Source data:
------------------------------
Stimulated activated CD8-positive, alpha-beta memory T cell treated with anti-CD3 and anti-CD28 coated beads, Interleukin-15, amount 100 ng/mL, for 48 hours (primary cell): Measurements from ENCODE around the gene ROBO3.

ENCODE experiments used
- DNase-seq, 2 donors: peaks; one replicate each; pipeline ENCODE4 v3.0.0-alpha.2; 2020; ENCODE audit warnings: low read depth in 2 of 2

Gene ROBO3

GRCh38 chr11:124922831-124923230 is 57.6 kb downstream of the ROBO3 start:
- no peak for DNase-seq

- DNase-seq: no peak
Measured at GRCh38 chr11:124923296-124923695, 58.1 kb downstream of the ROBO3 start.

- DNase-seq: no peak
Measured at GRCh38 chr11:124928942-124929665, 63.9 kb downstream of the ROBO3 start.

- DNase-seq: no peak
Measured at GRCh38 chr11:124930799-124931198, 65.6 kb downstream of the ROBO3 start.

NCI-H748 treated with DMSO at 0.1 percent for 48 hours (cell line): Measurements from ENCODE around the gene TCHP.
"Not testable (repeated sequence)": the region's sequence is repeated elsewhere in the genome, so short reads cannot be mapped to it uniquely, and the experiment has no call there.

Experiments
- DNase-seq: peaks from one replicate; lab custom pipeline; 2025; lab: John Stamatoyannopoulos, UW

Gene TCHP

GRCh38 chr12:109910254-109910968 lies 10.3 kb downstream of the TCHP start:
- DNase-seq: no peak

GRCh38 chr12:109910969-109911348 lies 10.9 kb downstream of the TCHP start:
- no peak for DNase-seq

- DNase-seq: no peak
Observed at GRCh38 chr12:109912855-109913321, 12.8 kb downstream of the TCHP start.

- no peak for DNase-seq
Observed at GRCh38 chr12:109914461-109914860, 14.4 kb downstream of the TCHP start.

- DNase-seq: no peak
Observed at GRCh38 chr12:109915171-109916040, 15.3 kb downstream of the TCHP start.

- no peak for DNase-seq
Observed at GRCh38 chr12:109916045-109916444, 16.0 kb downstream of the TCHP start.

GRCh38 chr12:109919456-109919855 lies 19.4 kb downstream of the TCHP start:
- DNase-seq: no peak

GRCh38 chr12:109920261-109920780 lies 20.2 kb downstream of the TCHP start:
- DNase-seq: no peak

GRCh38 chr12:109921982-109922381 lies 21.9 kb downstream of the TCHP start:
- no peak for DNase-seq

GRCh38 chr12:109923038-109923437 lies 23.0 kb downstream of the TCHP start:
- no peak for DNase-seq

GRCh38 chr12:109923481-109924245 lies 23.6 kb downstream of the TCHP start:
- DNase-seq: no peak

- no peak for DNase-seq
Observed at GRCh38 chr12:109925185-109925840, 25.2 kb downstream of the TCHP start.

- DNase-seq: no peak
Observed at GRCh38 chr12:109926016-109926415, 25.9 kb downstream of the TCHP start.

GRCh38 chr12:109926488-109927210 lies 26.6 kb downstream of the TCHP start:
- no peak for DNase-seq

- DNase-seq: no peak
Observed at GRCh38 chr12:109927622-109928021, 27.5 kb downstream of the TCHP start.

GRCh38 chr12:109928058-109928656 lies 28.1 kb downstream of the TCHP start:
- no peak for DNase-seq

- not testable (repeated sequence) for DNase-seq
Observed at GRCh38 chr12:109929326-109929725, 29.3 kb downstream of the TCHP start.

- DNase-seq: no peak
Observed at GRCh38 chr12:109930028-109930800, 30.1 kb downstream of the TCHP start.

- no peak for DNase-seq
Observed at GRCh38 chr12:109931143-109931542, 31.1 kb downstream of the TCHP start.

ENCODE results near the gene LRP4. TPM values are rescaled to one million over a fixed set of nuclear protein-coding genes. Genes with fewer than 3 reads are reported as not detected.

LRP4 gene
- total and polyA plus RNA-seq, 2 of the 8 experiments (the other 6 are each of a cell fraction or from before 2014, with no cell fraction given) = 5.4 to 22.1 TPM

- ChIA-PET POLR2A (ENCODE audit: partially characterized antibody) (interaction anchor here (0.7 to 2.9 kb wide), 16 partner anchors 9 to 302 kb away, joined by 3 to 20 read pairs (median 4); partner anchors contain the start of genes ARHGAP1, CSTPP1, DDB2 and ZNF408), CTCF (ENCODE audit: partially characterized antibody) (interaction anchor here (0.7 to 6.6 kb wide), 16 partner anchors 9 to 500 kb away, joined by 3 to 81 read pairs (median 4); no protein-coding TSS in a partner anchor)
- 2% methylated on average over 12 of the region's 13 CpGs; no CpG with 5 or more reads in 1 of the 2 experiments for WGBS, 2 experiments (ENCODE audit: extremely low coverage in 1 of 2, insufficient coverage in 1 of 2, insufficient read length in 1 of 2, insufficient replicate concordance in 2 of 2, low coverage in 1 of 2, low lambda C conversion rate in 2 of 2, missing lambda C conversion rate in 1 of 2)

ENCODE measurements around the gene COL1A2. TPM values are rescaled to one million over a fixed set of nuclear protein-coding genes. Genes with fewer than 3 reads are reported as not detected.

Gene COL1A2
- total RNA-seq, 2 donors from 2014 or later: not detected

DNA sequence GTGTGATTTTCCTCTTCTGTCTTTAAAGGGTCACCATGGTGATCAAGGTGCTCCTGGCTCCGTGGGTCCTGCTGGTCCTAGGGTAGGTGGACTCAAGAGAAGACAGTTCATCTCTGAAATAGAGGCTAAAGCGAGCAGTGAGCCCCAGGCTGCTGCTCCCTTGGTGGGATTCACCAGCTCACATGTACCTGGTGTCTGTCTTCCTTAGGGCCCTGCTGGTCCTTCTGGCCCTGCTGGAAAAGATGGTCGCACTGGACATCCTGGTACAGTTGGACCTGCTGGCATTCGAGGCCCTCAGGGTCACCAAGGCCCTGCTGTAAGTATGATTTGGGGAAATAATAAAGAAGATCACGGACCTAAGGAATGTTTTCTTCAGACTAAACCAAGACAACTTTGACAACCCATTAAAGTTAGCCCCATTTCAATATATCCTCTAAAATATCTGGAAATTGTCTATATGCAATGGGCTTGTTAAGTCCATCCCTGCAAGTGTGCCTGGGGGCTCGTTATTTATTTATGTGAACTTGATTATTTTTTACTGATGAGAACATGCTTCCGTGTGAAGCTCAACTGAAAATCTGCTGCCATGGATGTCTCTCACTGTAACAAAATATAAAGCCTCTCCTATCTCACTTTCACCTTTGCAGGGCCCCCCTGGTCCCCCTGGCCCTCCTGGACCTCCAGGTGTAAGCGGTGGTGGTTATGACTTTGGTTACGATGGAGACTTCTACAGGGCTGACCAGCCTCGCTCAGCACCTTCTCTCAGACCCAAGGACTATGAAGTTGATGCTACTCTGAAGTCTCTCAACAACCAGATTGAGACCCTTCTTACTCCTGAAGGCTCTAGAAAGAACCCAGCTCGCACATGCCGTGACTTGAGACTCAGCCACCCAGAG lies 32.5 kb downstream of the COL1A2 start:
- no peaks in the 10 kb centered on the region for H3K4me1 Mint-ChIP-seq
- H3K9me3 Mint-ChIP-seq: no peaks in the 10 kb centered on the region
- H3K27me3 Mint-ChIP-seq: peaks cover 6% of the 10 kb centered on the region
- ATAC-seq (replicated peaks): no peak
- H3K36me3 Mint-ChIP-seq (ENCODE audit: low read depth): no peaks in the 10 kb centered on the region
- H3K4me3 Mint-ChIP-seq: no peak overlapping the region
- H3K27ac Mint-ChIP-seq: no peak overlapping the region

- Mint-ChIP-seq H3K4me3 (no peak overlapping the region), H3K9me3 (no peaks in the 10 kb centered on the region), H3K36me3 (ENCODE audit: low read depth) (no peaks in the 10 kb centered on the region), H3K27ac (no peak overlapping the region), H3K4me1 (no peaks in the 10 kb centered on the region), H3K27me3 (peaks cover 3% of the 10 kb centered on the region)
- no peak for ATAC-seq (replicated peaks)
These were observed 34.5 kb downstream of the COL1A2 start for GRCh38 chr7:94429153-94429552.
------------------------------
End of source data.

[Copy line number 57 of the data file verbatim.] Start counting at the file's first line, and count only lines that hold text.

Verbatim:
LRP4 gene